Archive | Latin America Mining

SolGold boss wants to end the brawl with BHP and Newcrest – by Peter Ker (Australian Financial Review – January 6, 2021)

SolGold managing director Nicholas Mather wants to repair his fractured relationship with BHP and Newcrest Mining after an acrimonious year that culminated in a massive protest vote against his re-election to the board of the high-profile copper explorer.

BHP and Newcrest both own more than 13 per cent of SolGold and last year made public their respective concerns about Mr Mather’s approach to governance and funding of the Brisbane-based company, which has discovered several prospective copper and gold targets in Ecuador.

BHP and Newcrest were not the only SolGold shareholders with concerns about Mr Mather, with 44.7 per cent of the company’s register voting against his re-election to the SolGold board shortly before Christmas. Continue Reading →

Cleaning up tailings standards: Why this time really is different – by Alisha Hiyate (Canadian Mining Journal – January 6, 2021)

A sustained effort needed to address tailings risks isn’t dissipating. Jan. 25 will mark two years since the Brumadinho tailings disaster in Brazil.

The tailings dam failure released 12 million cubic metres of tailings, killing 259, devastating the nearby town of Brumadinho, and polluting the Paraopeba River.

Incredibly, they’re still looking to recover the bodies of 11 presumed victims. (The search and rescue effort, interrupted by the pandemic in March 2020, resumed in August.) Continue Reading →

Former security chief at Hudbay mine pleads guilty in Guatemala – by Gabriel Friedman (Financial Post – January 7, 2021)

Development significant because Hudbay has spent nearly a decade battling civil litigation in Canada related to case

The former chief of security for a nickel mine once owned by a Canadian mining company in Guatemala has pleaded guilty to criminal charges in that country in connection with an alleged homicide and serious assault on Indigenous activists that stretch back over a decade.

On Wednesday, a judge in Guatemala accepted criminal pleas from Mynor Ronaldo Padilla Gonzalez, including admissions, translated from Spanish, to ‘homicide in an emotional state’ and ‘culpable violence,’ according to lawyers in Canada who represent plaintiffs in a civil case here related to the same incidents, who were monitoring the case through an associate in the Guatemalan court.

Both pleas related to clashes at the Fenix nickel mine, in eastern Guatemala, once owned by Hudbay Minerals Inc. Continue Reading →

Playing the ‘Green Lottery’: Life Inside Colombia’s Emerald Mines – by Juan Pablo Ramirez (New York Times – January 4, 2021)

I was half a mile into the mine shaft, and my heart was racing. Hunched underneath the low ceiling and hardly able to see, I was following along by listening to the splashes of the men’s steps in front of me.

The water, dripping from above, was up to my ankles. Then we stopped. We’d come to a dead end, one of the miners said. In order for us to proceed, they needed to set off some dynamite.

In a matter of minutes, several packs of explosives were drilled into the mountain and ready to be detonated. I was told to open my mouth and not close it until the last of the dynamite had exploded. Continue Reading →

Copper Miner SolGold Faces Rebellion From Top Shareholders – by Thomas Biesheuvel (Bloomberg News – December 16, 2020)

SolGold Plc faces a possible shareholder revolt as the mining heavyweights that backed the company and its huge Ecuadorian copper deposit grow increasingly frustrated by the management’s decisions.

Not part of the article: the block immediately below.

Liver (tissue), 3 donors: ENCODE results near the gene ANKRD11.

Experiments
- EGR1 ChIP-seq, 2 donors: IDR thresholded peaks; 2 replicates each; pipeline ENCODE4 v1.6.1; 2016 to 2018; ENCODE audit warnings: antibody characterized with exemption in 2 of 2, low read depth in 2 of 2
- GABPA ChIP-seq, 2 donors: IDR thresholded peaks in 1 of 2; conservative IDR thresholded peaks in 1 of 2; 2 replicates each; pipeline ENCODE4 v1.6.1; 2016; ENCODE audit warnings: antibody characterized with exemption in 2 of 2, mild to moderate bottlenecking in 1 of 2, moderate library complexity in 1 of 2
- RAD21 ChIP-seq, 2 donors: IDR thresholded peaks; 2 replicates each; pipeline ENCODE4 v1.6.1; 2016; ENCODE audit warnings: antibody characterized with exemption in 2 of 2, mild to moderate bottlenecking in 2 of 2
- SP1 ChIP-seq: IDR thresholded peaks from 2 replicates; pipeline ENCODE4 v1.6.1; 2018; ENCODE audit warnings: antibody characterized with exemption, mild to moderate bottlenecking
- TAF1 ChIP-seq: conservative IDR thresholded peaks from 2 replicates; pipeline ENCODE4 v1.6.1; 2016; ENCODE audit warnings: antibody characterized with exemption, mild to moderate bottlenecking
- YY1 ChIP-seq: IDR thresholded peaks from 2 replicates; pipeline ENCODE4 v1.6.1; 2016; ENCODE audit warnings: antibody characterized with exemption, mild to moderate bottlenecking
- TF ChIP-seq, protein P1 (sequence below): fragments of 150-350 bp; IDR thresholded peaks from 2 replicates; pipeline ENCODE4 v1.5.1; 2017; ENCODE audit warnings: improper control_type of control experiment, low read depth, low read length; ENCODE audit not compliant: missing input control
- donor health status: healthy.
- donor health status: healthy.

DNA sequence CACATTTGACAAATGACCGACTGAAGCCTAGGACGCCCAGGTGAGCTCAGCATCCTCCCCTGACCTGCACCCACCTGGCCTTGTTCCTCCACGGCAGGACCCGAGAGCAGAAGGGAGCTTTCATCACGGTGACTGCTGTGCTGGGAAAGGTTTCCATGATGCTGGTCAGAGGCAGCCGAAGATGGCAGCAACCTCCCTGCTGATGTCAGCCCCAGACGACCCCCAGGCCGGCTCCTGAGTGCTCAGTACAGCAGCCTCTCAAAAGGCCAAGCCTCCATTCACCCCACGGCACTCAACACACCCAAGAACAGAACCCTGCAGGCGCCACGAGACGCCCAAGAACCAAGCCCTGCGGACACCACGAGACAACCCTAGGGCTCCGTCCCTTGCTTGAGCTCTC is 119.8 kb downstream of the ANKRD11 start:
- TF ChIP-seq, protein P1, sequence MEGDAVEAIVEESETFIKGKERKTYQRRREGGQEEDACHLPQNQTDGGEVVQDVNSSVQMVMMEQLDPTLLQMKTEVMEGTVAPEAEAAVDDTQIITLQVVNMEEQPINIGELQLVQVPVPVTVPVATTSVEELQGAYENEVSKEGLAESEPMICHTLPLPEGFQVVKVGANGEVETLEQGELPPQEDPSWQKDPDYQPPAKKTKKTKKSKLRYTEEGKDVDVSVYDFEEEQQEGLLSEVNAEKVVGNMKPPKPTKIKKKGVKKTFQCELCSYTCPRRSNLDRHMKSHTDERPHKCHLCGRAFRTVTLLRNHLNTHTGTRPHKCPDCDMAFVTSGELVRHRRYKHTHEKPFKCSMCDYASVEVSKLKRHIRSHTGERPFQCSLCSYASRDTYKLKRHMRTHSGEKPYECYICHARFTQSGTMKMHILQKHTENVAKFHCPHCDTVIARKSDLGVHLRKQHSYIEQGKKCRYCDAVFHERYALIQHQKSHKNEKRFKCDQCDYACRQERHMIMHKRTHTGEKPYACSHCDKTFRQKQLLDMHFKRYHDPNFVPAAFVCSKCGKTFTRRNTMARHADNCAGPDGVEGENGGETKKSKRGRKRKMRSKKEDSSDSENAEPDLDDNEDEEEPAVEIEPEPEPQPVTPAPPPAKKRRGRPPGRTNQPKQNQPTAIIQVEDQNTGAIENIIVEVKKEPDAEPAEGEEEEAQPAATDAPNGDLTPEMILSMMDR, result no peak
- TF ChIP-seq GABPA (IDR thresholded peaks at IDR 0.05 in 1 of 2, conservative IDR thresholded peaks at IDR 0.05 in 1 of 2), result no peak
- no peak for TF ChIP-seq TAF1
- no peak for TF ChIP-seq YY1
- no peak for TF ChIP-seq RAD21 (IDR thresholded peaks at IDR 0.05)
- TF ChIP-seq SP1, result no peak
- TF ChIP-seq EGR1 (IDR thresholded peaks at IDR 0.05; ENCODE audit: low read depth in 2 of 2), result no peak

BHP Group is SolGold’s biggest shareholder and Australian gold major Newcrest Mining Ltd. is No. 2, having both positioned themselves for a seat at the table when it’s time to finance and build the project.

Neither was pleased with SolGold’s decision earlier this year to sell a royalty stream — while the deal provided funding, it meant giving up a piece of future profits. The company has also faced setbacks in its mine-planning process. Continue Reading →

World’s largest copper miner to cut 70% of emissions by 2030 – by Cecilia Jamasmie ( – December 14, 2020)

Chile’s Codelco, the world’s largest copper producer, has outlined sustainability plans in five areas of action for its operations and projects, including goals to cut carbon emissions by 70%, reduce inland water consumption by 60% and recycling 65% of its industrial waste by 2030.

The state-owned miner, which in 2017 planned to sell “green copper” at a premium price to customers using more sustainable practices like renewable energy, now favours a broader initiative.

The plan, centred around five key points, seeks to reduce around three quarters of the company’s carbon emissions by creating what it calls a “100% clean energy matrix”. Continue Reading →

Not enough class 1 nickel in the pipeline – Sherritt CEO – by Amanda Stutt ( – December 3, 2020)

With the spotlight shining on nickel, Canadian miner Sherritt International’s (TSX:S) CEO David Pathe sees brighter days ahead.

Sherritt, which has significant assets in Cuba, has weathered storms ever since Pathe’s predecessor gambled on partnering with Havana’s communist government in the 1990s, and the miner was pushed to the brink during president Trump’s tenure, when early last year, the White House began ramping up sanctions on Cuba.

Nickel has been a tough business since the financial crisis, and Sherritt’s market value sunk to a record low C$29.8 million ($22.8 million) in March from its 2008 peak of C$4.8 billion, trading at a low of eight Canadian cents. Continue Reading →

Dominican Minister of Mines dismisses rumours that link Barrick’s advanced payments to tailings dam approval – by Valentina Ruiz Leotaud ( – November 29, 2020)

The Dominican Republic’s Minister of Energy and Mines, Antonio Almonte, rejected rumours that linked Barrick Gold’s recent $108-million advanced tax and royalty payment to the possible approval of a tailings dam at the Pueblo Viejo operation.